Mar 30,2007 00:00
Question: When is burial insurance not really burial insurance and pays nothing upon death? Answer: When it is a “decreasing term” policy.
Who would buy such a policy? The naïve, the vulnerable, and often, the elderly who wish to spare their family the expense of a funeral. After all, that’s what a responsible person does—prepays the cost of being placed in the ground or burned in a very hot furnace.
Today the cost for a basic, no-frills funeral is in the $8,000-to-$12,000 range. Accordingly, the 82-year-old widow who called the senior legal helpline assumed she was being prudent when buying a $10,000 burial policy in 1984, shortly after her husband died after a year-long struggle with cancer.
“I guess I was vulnerable at the time,” she said.
For 22 years she unfailingly submitted quarterly premium payments of $78—now with a time/investment value approximating $3,000. She bought the policy through the American Legion Auxiliary, which sold it to a “Pearl Associates” based in Illinois, which in turn sold it to Hartford Life.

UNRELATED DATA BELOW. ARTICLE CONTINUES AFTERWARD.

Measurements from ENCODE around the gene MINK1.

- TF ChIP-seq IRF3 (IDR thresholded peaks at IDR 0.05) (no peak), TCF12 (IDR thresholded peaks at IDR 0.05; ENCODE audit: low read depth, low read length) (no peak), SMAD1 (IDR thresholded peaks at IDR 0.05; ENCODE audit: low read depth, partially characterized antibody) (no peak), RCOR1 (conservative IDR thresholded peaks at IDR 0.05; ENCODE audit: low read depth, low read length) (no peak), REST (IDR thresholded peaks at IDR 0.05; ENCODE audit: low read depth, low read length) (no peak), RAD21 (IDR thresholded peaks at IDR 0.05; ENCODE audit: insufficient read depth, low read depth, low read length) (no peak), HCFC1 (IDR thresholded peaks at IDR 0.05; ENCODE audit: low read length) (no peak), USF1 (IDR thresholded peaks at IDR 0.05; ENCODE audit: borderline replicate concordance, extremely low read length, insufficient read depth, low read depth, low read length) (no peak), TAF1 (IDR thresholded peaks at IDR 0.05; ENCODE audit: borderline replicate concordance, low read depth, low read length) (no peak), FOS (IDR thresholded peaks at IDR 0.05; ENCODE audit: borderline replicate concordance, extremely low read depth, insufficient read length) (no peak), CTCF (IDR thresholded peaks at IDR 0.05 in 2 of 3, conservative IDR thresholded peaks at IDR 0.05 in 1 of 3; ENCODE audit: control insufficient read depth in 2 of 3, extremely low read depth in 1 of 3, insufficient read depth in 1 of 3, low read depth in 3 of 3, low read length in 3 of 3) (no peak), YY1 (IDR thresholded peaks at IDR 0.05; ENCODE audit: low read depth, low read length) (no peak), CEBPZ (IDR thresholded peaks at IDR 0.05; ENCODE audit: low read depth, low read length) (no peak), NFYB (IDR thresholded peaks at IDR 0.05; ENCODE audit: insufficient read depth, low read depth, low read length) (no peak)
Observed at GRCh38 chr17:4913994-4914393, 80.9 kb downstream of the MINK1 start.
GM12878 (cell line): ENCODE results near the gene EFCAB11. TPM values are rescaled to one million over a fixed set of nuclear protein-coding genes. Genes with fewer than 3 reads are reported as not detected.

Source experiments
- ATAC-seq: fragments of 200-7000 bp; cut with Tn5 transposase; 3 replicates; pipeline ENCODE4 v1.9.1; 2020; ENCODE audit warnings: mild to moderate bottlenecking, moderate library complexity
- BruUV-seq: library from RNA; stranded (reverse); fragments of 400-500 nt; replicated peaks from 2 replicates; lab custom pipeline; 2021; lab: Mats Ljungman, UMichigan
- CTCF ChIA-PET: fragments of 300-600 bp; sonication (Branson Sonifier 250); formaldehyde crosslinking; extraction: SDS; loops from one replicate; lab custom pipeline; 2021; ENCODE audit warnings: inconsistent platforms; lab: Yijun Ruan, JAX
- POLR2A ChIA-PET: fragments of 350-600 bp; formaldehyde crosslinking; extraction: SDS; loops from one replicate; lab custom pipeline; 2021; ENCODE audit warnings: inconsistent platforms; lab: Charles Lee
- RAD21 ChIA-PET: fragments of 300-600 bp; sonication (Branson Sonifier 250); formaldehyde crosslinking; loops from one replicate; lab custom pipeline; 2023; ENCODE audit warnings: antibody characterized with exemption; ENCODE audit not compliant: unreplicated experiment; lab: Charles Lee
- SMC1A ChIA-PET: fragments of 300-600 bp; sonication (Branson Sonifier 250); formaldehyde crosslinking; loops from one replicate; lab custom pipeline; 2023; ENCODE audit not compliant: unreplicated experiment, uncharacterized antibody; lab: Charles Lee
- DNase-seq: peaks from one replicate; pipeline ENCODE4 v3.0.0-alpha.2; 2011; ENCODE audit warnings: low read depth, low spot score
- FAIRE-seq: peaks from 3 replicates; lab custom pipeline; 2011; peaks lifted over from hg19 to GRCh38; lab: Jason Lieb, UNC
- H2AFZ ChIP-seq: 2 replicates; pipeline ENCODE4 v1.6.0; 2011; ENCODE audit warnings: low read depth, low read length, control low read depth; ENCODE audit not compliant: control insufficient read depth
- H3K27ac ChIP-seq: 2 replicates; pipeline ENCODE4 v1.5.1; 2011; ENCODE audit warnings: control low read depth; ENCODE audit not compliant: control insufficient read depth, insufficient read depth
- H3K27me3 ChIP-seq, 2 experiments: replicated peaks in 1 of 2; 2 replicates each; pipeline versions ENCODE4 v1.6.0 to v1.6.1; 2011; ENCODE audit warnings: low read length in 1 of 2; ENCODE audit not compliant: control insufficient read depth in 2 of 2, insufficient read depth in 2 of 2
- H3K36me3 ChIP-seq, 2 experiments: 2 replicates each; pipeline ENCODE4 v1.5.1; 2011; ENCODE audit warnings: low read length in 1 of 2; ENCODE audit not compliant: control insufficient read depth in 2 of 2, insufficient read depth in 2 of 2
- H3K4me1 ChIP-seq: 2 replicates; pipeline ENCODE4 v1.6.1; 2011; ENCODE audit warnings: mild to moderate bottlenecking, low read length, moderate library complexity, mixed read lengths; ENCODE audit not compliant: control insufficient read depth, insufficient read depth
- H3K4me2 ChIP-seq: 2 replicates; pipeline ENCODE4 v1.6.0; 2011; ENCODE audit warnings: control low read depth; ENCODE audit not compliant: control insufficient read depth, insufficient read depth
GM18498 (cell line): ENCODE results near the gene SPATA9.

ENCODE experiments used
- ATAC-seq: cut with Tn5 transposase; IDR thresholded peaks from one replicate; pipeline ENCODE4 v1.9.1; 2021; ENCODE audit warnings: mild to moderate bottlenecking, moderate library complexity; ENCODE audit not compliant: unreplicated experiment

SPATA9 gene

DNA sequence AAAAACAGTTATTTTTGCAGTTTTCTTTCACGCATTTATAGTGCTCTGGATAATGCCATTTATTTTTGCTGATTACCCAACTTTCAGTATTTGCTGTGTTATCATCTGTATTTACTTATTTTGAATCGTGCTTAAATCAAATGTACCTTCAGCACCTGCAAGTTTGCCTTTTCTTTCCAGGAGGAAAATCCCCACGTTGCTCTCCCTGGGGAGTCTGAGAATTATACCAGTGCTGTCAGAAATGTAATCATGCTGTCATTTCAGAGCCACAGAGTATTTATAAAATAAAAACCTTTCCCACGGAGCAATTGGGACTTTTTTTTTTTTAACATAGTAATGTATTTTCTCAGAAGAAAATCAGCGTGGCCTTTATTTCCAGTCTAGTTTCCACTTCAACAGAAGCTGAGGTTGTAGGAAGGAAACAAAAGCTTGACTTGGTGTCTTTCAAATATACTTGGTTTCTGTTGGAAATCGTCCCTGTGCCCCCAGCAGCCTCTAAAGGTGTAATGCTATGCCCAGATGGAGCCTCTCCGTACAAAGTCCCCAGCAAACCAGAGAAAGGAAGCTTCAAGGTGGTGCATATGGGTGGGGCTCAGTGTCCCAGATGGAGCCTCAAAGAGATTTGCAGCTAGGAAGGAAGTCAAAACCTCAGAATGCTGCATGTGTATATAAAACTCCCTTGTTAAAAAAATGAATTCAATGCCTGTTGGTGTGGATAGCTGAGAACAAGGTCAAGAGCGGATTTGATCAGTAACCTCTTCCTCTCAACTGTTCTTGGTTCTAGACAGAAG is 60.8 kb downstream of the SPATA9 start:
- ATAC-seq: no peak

Recently Hartford sent the caller a letter advising that it would accept no further premium payments; that she had in fact bought a “decreasing term” policy, and it was being terminated. It said her burial benefit under the policy was zero. “The lady I talked to at Hartford said ‘I feel so sorry for people like you who get caught up in this type of thing.’”
Term insurance has no cash value. It is essentially a wager between the insurer and the insured. The company bets you will outlive the policy. You bet you will not. But, term burial insurance? And worse yet, “decreasing” term burial insurance?
I’ve made an initial contact with the state’s division of insurance. We will be looking for a remedy. Insurance fraud is manifested in various shapes and forms. This one needs to be rearranged.